WCEC assisted the Minnesota Pollution Control Agency (MPCA) emergency response team with reports of vapor impacts in an apartment building in a mixed commercial and residential area in St. Cloud. An acute and immediate hazard due to accumulated vapors warranted partial evacuation of the apartment building. WCEC initially responded to the incident during the emergency response phase. Subsequently, WCEC completed follow-up vapor monitoring, conducted a comprehensive investigation, completed risk assessments and implemented a corrective action design that included the installation of three soil vapor extraction (SVE) systems to remediate hazardous vapor accumulation.
WCEC assisted the MPCA emergency response team and the St. Cloud Fire Department in conducting an emergency assessment and response plan. It was critical to determine the vapor intrusion pathway and the source of the vapors. The nearest potential source of petroleum contamination was underground storage tanks (USTs) located at a retail gasoline station located over 200 feet from the apartment building. Because utility lines can provide a migration route for vapors to travel long distances, the utility lines between the gas station and the apartment building were inspected to determine whether there was a completed vapor pathway. Impacts were not detected during inspection of the utilities.
Photoionization detector (PID) screening was conducted throughout the apartment building to locate the entry point for the vapor intrusion. The highest PID readings were found in one of the ground floor apartments. A section of the carpet was removed to reveal a seam in the concrete along which the highest PID readings were detected. WCEC concluded that vapors were likely entering the apartment building through cracks and seams in the concrete slab at the ground level. The ground-level apartment in which the highest PID readings were detected was evacuated and used as a staging area. WCEC worked with the MPCA and St. Cloud Fire Department to establish a continued vapor monitoring plan and criteria for re-occupancy of the apartment building. WCEC simultaneously developed and implemented an interim corrective action plan to immediately mitigate the vapors and prevent further vapor intrusion. Additionally, the source of the vapors had to be confirmed and additional evaluation and assessments of other buildings in the area had to be completed. Once the source of the vapor contamination was confirmed, WCEC could develop an appropriate remediation strategy.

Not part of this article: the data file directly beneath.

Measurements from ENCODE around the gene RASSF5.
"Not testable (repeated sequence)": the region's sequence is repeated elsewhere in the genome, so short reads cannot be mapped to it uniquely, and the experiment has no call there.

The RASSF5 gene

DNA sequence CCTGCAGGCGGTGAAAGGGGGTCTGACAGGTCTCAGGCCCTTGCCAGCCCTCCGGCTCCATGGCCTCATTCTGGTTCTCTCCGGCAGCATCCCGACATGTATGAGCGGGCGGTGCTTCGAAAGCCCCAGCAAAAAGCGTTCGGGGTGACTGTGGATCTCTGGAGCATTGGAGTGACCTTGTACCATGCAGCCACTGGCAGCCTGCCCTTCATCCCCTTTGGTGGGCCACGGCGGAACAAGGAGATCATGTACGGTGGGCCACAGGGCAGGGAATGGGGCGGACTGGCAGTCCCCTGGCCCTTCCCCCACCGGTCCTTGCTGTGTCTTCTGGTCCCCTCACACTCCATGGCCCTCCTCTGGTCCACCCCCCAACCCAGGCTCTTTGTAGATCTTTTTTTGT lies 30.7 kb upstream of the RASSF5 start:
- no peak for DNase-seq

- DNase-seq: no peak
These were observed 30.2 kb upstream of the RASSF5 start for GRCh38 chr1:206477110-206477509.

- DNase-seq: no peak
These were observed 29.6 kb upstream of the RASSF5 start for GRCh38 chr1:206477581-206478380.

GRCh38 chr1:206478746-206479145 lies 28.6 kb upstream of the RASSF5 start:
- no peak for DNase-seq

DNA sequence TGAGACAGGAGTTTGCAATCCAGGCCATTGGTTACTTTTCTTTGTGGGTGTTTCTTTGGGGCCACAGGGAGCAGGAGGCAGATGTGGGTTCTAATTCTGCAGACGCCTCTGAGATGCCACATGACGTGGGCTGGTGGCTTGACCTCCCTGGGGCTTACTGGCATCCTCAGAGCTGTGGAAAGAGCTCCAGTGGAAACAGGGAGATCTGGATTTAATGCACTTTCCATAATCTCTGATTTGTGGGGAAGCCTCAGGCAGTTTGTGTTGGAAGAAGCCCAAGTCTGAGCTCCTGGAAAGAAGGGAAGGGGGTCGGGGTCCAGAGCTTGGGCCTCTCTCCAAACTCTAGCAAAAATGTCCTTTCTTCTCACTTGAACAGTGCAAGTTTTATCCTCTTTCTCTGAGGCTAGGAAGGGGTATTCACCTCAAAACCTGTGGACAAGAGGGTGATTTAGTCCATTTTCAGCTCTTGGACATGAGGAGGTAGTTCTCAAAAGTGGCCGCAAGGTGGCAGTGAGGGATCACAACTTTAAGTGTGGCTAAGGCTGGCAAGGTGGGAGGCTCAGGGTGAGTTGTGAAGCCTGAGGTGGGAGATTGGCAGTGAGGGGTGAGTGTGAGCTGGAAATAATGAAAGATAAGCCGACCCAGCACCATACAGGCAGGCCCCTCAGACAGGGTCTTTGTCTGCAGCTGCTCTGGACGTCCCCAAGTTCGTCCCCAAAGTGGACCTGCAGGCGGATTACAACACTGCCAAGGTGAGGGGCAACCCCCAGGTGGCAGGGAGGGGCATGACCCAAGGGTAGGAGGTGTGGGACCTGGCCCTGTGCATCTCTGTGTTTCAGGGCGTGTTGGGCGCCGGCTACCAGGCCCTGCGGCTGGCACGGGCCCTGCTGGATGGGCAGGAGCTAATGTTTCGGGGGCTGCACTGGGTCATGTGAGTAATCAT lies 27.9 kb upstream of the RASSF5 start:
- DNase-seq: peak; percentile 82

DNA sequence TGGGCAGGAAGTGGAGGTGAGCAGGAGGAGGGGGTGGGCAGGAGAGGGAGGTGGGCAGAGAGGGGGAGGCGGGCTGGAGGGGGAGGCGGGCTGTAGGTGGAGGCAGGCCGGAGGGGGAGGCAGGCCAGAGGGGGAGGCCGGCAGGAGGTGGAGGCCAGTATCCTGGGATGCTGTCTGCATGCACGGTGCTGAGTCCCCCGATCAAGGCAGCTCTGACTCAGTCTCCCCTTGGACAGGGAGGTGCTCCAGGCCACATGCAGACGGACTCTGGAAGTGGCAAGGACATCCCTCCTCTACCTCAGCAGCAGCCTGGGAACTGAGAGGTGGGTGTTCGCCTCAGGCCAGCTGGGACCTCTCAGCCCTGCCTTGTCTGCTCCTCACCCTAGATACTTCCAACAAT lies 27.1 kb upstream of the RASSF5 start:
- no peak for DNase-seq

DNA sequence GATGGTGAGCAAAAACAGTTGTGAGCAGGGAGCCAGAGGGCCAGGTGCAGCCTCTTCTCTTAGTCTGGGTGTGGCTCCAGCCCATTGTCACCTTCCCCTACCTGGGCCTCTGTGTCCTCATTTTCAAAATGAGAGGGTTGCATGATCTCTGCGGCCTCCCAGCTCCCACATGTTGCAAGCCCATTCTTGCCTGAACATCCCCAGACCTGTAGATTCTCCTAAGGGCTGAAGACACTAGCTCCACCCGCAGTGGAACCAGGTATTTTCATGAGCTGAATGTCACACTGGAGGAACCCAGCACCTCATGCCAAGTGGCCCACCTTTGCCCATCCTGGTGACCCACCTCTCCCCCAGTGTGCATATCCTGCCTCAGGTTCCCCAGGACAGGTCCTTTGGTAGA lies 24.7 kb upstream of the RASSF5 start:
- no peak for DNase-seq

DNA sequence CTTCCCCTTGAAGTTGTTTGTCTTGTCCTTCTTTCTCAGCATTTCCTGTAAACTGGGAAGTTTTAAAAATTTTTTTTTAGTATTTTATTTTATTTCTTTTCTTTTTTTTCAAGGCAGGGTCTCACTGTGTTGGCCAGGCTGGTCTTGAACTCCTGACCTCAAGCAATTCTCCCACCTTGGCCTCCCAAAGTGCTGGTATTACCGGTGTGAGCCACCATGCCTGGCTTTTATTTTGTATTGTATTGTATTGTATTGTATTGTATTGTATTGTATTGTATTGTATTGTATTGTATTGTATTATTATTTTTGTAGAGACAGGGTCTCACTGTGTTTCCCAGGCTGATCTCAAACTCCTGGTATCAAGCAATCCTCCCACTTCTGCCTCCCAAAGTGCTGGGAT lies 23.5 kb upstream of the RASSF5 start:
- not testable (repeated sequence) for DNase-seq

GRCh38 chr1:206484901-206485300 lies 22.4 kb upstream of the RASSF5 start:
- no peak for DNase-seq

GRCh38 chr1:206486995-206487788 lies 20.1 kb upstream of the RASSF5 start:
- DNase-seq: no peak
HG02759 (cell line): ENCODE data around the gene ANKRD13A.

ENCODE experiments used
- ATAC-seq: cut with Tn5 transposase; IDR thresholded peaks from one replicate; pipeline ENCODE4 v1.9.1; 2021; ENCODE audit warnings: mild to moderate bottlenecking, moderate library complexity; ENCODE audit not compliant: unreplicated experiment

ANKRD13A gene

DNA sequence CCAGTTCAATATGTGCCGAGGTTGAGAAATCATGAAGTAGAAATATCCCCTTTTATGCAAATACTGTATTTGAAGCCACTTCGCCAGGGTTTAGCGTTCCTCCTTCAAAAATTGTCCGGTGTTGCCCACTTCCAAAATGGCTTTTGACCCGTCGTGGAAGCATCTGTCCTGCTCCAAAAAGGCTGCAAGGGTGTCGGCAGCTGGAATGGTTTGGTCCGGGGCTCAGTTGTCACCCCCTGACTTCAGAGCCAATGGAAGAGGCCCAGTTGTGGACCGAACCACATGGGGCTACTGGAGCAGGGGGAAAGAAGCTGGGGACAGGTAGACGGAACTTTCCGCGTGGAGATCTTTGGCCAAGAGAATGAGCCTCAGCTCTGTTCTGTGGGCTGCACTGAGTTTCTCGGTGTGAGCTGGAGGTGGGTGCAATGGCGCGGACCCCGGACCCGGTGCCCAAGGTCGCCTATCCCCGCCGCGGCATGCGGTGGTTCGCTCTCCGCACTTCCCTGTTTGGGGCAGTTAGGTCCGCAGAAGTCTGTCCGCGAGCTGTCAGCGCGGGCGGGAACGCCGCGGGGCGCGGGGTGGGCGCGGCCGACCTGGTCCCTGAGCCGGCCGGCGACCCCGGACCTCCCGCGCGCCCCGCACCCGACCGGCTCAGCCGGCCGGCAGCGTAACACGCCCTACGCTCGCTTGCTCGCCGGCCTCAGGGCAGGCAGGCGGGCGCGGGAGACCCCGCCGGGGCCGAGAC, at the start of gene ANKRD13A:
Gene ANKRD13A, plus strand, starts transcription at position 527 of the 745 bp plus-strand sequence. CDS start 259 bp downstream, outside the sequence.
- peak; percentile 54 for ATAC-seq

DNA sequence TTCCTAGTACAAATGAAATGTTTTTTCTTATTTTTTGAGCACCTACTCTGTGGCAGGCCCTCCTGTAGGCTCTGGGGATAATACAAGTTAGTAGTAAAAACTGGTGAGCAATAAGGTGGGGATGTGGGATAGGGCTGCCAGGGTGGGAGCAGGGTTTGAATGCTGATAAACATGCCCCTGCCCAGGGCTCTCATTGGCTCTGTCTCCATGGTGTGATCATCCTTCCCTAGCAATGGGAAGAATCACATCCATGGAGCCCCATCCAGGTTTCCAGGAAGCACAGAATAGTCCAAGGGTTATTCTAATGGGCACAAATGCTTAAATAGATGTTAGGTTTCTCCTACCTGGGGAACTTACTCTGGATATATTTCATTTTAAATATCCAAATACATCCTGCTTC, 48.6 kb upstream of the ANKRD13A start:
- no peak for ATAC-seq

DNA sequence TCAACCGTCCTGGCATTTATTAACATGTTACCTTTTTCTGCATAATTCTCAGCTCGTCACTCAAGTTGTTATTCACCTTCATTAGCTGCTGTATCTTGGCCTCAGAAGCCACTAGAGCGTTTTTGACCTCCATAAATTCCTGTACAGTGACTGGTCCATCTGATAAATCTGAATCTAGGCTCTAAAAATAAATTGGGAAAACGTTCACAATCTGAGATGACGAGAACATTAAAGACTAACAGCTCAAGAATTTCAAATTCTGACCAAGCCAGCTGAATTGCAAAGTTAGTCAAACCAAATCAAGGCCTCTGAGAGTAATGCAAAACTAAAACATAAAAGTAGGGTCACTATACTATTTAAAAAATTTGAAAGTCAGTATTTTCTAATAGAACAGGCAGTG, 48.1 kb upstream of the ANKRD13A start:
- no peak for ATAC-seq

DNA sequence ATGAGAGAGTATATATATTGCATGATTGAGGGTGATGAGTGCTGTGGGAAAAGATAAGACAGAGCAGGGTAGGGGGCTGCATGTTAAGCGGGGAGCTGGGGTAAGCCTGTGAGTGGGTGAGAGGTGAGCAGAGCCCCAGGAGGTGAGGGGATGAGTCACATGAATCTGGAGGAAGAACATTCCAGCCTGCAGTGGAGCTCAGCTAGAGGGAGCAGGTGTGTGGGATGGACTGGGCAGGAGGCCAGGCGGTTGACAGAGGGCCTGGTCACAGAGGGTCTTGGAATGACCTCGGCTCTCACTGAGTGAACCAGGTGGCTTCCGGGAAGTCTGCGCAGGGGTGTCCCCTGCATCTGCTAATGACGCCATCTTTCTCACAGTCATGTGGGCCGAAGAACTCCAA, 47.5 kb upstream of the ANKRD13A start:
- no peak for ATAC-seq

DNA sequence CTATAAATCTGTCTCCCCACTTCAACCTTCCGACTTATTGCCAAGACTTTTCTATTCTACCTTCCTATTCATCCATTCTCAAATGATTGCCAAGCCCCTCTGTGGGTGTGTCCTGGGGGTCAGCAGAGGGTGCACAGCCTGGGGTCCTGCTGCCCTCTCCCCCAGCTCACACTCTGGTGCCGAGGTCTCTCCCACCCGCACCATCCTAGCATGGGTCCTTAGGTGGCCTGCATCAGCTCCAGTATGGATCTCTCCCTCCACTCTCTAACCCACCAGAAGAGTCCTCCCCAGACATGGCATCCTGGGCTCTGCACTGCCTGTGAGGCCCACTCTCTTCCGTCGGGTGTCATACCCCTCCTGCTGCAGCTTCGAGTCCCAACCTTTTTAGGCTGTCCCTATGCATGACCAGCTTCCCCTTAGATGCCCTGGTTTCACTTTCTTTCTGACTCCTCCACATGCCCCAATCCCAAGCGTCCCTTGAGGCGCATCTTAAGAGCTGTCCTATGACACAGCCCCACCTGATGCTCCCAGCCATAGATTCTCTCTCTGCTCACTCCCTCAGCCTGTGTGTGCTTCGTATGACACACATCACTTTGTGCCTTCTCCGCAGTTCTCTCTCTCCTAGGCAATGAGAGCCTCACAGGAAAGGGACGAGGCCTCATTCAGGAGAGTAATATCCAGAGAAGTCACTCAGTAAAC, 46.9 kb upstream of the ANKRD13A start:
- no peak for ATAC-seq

WCEC coordinated every aspect of site characterization and remedial action on an extremely accelerated schedule, while retaining regulatory approval and stakeholder confidence. Tasks performed by WCEC are provided in the following sections.
WCEC designed an interim corrective action to provide sub-slab depressurization through an emergency soil vapor extraction (SVE) system. WCEC completed an emergency utility locate and contracted a private utility locater to mark underground utilities prior to installing the emergency SVE system. Vapor extraction wells were installed around the perimeter of the apartment building and within the apartment that had been evacuated. Vapor monitoring points were installed to measure vacuum and influence of the system beneath the apartment to ensure the efficacy of the system.
WCEC obtained appropriate permits, insurance documentation, and access agreements as the project progressed throughout numerous properties. WCEC maintained public stakeholder awareness and confidence, as well as attended to stakeholder requests throughout the investigation and cleanup.